Shuttarna II (or Šuttarna) was a king of the Hurrian kingdom of Mitanni in the early 14th century BC.[1]

Shuttarna was a descendant and probably a son of the great Mitannian king Artatama I. He was an ally of the Egyptian Pharaoh Amenhotep III and the diplomatic dealings of the kings are briefly recorded in the Amarna letters EA#182, EA#183 and EA#184.[2] Shuttarna's daughter Kilu-Hepa (sometimes spelled Gilukhepa) was given to Amenhotep III in marriage to seal the alliance between the two royal houses in the Pharaoh's 10th regnal year, taking with her a great dowry.[3]

During the reign of Shuttarna, the kingdom of Mitanni reached its height of power and prosperity. From Alalakh in the west, Mitanni shared its border with Egypt in northern Syria, approximately by the river Orontes. Two tablets sealed by Shuttarna were found at Tall Bazi on the Euphrates.[4] Other tablets sealed by him were found at Alalakh, Tell Brak, Nuzi and Umm el-Marra.[5][6] The heart of the kingdom was in the Khabur River basin where the capital Washshukanni was situated. Assyria as well as Arrapha in the east were vassal kingdoms of Mitanni. The Hittites attempted to invade the northern border lands of Mitanni, but were defeated by Shuttarna.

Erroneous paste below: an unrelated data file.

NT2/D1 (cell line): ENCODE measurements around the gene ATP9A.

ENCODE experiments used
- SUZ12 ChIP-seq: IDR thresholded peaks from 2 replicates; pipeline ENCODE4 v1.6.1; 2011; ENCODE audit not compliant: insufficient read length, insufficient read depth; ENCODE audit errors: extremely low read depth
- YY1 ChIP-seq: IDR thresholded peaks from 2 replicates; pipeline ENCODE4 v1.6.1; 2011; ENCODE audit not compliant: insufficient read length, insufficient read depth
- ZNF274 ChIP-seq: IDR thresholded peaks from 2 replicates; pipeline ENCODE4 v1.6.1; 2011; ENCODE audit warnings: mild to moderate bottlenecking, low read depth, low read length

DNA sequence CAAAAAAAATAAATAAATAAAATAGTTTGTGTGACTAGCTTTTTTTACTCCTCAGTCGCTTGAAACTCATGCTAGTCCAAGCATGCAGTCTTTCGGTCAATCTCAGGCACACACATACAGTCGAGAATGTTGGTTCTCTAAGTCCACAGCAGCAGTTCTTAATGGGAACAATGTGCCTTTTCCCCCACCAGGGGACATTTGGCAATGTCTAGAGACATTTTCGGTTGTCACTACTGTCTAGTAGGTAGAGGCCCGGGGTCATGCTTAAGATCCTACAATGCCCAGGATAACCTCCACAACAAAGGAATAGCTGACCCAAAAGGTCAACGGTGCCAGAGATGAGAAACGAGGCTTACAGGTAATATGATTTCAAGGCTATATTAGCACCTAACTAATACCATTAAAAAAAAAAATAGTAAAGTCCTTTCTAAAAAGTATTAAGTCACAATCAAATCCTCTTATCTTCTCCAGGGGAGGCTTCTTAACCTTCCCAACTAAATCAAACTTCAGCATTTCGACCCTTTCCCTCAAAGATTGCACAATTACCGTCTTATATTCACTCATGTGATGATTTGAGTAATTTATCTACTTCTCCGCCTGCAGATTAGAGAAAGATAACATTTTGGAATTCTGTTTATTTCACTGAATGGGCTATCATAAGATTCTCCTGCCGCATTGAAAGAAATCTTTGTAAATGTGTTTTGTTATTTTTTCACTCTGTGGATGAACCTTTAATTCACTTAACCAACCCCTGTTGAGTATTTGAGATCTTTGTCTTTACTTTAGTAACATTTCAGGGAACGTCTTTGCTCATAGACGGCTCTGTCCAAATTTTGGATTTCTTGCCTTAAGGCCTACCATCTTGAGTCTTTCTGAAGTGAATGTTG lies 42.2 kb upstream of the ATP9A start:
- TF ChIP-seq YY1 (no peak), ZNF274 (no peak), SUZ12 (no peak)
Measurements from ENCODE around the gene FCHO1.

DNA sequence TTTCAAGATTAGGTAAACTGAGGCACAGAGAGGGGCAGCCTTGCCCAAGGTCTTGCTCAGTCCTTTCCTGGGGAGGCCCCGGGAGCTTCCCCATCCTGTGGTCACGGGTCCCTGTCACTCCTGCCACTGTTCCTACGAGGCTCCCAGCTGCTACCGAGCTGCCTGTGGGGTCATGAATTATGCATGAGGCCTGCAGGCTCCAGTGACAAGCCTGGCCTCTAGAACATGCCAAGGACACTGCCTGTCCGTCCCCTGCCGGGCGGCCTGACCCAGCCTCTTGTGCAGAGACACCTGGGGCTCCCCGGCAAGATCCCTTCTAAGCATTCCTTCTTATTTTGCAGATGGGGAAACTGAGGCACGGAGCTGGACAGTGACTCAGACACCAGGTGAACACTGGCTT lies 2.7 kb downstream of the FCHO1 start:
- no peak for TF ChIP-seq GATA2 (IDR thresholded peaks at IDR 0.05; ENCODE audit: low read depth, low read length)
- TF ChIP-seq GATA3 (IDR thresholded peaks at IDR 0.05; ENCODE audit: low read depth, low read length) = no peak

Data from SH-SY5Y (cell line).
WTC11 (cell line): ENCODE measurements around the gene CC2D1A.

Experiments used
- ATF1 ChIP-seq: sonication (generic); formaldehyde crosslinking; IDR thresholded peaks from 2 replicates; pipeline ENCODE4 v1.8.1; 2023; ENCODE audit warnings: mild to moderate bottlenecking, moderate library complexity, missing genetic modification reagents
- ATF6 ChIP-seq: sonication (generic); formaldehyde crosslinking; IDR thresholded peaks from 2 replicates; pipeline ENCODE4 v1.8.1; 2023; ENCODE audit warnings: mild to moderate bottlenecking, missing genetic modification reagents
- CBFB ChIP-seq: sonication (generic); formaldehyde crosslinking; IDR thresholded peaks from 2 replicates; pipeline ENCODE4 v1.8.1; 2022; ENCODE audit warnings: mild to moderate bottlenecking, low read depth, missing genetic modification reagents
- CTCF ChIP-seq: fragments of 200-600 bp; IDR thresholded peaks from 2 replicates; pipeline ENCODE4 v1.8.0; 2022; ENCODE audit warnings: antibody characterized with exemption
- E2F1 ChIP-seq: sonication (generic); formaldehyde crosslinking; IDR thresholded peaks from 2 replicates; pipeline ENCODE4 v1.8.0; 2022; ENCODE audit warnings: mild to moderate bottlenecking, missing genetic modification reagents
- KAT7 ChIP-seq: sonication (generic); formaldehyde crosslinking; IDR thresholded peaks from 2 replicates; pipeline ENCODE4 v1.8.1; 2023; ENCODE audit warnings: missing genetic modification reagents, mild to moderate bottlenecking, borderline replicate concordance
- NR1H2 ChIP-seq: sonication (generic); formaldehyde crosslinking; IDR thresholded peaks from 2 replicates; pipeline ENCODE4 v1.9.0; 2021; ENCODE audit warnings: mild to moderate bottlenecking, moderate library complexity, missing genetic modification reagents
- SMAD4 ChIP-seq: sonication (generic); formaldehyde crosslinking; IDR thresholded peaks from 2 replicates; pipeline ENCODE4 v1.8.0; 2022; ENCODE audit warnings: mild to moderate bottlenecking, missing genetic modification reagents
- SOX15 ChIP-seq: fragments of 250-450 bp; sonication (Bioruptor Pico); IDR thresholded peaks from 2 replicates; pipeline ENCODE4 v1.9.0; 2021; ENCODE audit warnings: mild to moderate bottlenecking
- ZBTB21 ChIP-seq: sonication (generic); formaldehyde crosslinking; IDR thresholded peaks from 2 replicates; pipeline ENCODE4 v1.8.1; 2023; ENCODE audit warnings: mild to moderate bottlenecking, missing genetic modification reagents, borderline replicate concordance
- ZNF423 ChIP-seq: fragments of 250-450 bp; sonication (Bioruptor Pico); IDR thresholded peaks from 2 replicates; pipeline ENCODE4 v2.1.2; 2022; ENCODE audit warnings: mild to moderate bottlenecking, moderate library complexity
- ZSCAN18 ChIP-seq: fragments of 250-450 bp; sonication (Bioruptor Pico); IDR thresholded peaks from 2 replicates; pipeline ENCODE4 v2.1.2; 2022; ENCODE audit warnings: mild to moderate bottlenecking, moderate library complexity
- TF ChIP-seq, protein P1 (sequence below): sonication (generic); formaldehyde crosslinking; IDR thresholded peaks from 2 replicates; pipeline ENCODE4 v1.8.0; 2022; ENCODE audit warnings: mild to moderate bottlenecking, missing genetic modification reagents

He was succeeded by his son, Tushratta, or possibly Artashumara, under dubious circumstances.

See also



  1. ^ Dise Jr., Robert (2009). Ancient Empires before Alexander (DVD 2). Part 1 of 3. Chantilly, VA: The Teaching Company. pp. Lecture 6: Mitanni and the Kassites. ISBN 978-159803557-5.
  2. ^ Moran, William L. (1992). The Amarna Letters. Baltimore: Johns Hopkins University Press. p. xiv. ISBN 0-8018-4251-4.
  3. ^ Schulman, Alan R. “Diplomatic Marriage in the Egyptian New Kingdom.” Journal of Near Eastern Studies, vol. 38, no. 3, 1979, pp. 177–93
  4. ^ Torrecilla, Eduardo, and Yoram Cohen. “A MITTANI LETTER ORDER FROM AZU (HAD 8) AND ITS IMPLICATIONS FOR THE CHRONOLOGY AND HISTORY OF THE MIDDLE EUPHRATES REGION IN THE LATE BRONZE AGE.” Revue d’Assyriologie et d’archéologie Orientale, vol. 112, 2018, pp. 149–58
  5. ^ Cooper, J., G. Schwartz - R. Westbrook, "A Mittani-Era Tablet from Umm el-Marra", in: D. I. Owen - G. Wilhelm (eds.), General Studies and Excavations at Nuzi 11/1 (SCCNH 15), Bethesda, Md., 41, 2005
  6. ^ Sallaberger, Walther, Berthold Einwag & Adelheid Otto Schenkungen von Mittani-Königen an die Einwohner von Baru. Die zwei Urkunden aus Tall Bazi am Mittleren Euphrat, ZA 96: 69–104, 2006
Preceded by Mitanni king
early 14th century BC
Succeeded by